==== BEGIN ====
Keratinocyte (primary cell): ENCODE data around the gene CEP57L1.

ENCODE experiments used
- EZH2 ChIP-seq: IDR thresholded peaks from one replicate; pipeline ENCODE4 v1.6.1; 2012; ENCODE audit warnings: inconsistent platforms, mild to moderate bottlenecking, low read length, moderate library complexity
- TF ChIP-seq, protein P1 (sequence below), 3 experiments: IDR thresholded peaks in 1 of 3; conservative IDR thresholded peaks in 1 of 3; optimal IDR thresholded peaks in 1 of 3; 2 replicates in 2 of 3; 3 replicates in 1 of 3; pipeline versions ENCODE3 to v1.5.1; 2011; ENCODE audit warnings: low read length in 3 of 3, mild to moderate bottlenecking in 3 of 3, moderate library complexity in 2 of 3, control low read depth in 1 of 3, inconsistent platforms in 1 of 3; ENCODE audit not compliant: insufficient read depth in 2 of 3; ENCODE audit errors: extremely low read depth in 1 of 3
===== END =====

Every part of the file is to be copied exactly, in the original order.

Keratinocyte (primary cell): ENCODE data around the gene CEP57L1.

ENCODE experiments used
- EZH2 ChIP-seq: IDR thresholded peaks from one replicate; pipeline ENCODE4 v1.6.1; 2012; ENCODE audit warnings: inconsistent platforms, mild to moderate bottlenecking, low read length, moderate library complexity
- TF ChIP-seq, protein P1 (sequence below), 3 experiments: IDR thresholded peaks in 1 of 3; conservative IDR thresholded peaks in 1 of 3; optimal IDR thresholded peaks in 1 of 3; 2 replicates in 2 of 3; 3 replicates in 1 of 3; pipeline versions ENCODE3 to v1.5.1; 2011; ENCODE audit warnings: low read length in 3 of 3, mild to moderate bottlenecking in 3 of 3, moderate library complexity in 2 of 3, control low read depth in 1 of 3, inconsistent platforms in 1 of 3; ENCODE audit not compliant: insufficient read depth in 2 of 3; ENCODE audit errors: extremely low read depth in 1 of 3